John Outterbridge

2010 Artist Award

Portrait of Willie, 2008, mixed media, 32 x 9 x 9 inches.
Hinged Window with Asafetida Bags Branded, 2008, mixed media, 20 1/4 x 17 1/4 x 3 1/4 inches.
Asafetida Yoke, 2008, wood, metal, cloth, 30 x 13 1/2 x 3 1/2 inches. Collection of Los Angeles County Museum of Art.


John Outterbridge is a sculptor and community activist based in Los Angeles. Using found materials such as scrap wood, metal, and glass, he creates poetic objects that draw on assemblage, folk art, and African sculpture. As Director of the Watts Tower Museum, Outterbridge has served as a community leader and mentor to a wide range of artists in Los Angeles. His work has been exhibited at the Centre Pompidou, Paris; Tilton Gallery, New York; California African American Arts Museum, Los Angeles; and others. Outterbridge is a recipient of the J. Paul Getty Fellowship for the Visual Arts (1994), a National Endowment for the Arts Fellowship (1994), a Fullbright Fellowship (1988), among other accolades.




OAKLAND, CALIFORNIA—September 16, 2010—The Artists’ Legacy Foundation is pleased to announce that its fourth annual Artist Award of $25,000 will be given to Los Angeles sculptor John Outterbridge – a renowned artist, ardent community activist, and esteemed arts administrator and teacher. The Artist Award recognizes and honors the accomplishments of an outstanding visual artist whose primary medium is painting or sculpture.

Each year the Artists’ Legacy Foundation asks five nominators, who remain anonymous, to propose two painters or sculptors for the Artist Award. A panel of three jurors reviews artwork of the ten nominees and selects the recipient. This year the Foundation’s jurors were Mildred Howard, artist and teacher; Barbara MacAdam, art critic and deputy editor of ARTnews; and Robert Taplin, sculptor, writer, and teacher. The nominators and jurors are all art world peers, chosen for their expertise.

“John Outterbridge is known as a Los Angeles artist, an integral artist in the history of Assemblage, and a key proponent of a peculiarly American style invoked by jazz music, visual improvisation, and an aesthetics of the cool traceable to the Congo region of Africa,” writes his nominator.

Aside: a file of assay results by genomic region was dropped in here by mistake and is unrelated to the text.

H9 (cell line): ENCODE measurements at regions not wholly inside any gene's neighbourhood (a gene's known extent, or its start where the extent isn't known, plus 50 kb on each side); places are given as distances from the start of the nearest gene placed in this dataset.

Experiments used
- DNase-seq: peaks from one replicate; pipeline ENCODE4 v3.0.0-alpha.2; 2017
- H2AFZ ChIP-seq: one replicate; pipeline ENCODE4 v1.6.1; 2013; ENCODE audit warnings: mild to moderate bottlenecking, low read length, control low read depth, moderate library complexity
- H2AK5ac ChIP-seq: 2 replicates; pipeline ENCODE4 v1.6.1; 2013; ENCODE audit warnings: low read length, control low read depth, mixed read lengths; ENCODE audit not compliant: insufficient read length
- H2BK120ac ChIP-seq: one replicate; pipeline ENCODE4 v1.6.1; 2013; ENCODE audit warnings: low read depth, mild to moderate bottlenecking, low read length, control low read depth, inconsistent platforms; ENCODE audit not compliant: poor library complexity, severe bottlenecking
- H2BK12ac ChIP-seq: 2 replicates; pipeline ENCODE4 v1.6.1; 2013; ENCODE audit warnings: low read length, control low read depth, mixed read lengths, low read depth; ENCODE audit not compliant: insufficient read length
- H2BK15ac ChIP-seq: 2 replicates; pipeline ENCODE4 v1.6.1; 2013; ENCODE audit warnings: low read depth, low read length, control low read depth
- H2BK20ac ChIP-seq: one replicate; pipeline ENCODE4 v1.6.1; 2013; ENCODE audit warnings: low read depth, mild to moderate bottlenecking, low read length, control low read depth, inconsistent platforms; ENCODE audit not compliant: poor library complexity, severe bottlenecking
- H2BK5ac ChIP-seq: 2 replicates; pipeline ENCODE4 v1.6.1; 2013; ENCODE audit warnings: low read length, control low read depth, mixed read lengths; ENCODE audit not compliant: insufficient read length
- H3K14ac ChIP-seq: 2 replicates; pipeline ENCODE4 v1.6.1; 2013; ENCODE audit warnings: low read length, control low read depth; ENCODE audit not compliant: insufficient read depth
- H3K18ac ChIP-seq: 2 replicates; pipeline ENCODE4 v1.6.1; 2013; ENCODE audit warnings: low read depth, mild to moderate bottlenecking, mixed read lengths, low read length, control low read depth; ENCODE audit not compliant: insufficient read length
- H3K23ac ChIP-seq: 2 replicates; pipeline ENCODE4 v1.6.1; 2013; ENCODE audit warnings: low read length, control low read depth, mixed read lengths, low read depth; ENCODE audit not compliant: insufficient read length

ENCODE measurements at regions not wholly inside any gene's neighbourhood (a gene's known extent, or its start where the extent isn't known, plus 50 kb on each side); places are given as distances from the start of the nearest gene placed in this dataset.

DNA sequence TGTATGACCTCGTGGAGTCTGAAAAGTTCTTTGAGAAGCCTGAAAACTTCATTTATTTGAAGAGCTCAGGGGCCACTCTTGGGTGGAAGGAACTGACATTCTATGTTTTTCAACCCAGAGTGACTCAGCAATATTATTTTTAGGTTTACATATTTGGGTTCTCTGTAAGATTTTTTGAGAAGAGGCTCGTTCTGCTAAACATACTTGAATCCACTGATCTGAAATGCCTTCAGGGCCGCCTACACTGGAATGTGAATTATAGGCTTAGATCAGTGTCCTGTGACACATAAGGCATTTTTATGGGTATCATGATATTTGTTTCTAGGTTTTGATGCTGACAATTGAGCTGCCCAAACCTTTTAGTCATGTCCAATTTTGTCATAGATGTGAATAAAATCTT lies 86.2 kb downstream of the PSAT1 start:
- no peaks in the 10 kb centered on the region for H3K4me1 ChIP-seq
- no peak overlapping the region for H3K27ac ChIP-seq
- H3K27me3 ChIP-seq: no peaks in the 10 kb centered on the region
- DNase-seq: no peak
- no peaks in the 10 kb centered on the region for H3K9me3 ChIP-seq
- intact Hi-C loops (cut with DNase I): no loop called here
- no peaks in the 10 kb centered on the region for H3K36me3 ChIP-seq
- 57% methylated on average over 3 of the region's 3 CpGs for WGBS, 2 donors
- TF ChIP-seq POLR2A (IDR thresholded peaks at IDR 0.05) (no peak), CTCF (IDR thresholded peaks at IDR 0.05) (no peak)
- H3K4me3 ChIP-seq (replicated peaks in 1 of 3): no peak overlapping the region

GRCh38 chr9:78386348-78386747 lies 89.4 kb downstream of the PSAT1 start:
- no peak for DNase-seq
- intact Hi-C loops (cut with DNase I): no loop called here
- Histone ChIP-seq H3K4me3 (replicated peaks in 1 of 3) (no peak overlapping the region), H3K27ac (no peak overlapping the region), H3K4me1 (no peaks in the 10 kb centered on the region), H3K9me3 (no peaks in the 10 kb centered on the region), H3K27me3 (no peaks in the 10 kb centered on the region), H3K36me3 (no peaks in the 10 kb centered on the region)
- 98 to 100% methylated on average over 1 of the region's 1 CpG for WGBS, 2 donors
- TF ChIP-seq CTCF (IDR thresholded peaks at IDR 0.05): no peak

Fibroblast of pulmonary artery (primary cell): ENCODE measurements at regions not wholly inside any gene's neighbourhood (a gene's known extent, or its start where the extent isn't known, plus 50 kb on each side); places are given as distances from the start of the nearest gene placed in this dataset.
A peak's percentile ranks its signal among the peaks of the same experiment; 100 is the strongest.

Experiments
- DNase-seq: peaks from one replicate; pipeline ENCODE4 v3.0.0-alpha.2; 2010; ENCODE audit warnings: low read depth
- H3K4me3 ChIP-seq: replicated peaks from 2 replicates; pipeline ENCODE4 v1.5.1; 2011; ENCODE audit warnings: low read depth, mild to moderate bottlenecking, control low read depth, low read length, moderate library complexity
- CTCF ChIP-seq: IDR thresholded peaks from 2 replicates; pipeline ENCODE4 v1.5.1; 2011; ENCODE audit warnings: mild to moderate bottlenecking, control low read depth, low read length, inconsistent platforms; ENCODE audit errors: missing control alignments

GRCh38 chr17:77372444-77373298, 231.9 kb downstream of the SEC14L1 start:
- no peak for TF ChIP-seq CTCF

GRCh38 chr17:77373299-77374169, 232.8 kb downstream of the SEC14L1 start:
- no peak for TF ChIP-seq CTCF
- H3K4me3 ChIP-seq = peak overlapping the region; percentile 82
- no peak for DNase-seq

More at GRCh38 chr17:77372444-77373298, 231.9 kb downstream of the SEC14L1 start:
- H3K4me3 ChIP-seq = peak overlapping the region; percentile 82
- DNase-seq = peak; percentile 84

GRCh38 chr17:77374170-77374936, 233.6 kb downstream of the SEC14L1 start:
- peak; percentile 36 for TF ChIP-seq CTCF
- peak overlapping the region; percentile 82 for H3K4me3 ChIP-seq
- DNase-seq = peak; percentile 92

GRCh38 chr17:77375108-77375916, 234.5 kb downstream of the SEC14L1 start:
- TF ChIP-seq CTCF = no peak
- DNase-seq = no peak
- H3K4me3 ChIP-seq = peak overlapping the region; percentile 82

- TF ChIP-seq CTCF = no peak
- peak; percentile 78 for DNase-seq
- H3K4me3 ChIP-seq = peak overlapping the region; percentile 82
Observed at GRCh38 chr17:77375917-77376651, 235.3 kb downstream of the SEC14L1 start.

Drawing inspiration from Dada, folk art, and African sculpture, Outterbridge recycles discarded materials, transforming them into poetic configurations that explore both social and political themes. In a career spanning fifty years that began with his seminal role in the Los Angeles assemblage movement of the 1960’s and 70’s, he has succeeded in creating and developing a unique visual language.

“The result,” writes Holland Cotter, “was ‘black art’ that, by and large, avoided stereotypical markers of African-American identity and that was topically loaded without being overtly polemical.” (New York Times, May 12, 2009).

Influenced by Marcel Duchamp, along with contemporaries Mark di Suvero and Robert Rauschenberg, Outterbridge was part of a group of African-American artists, including Betye Saar and David Hammons, who banded together while working in forms of Dada-inspired assemblage at the time of the 1965 Watts uprising; together with sculptor Noah Purifoy, Outterbridge salvaged his media from burned out buildings in the distressed neighborhoods of Watts and South Central.

Born in 1933, in segregated Greenville, North Carolina, Outterbridge credits his father, whose business was collecting and recycling metal machine parts and farm equipment, for teaching him to value discarded materials. He also credits his grandmother for inspiring him with the handcrafted necklaces and beaded pouches (Asafedita bags) she used in her healing practice. For Outterbridge, artifacts made by healers to ward off ailments and ill will, possess a curative and transformative aesthetic power that he aspires to deliver in his own work.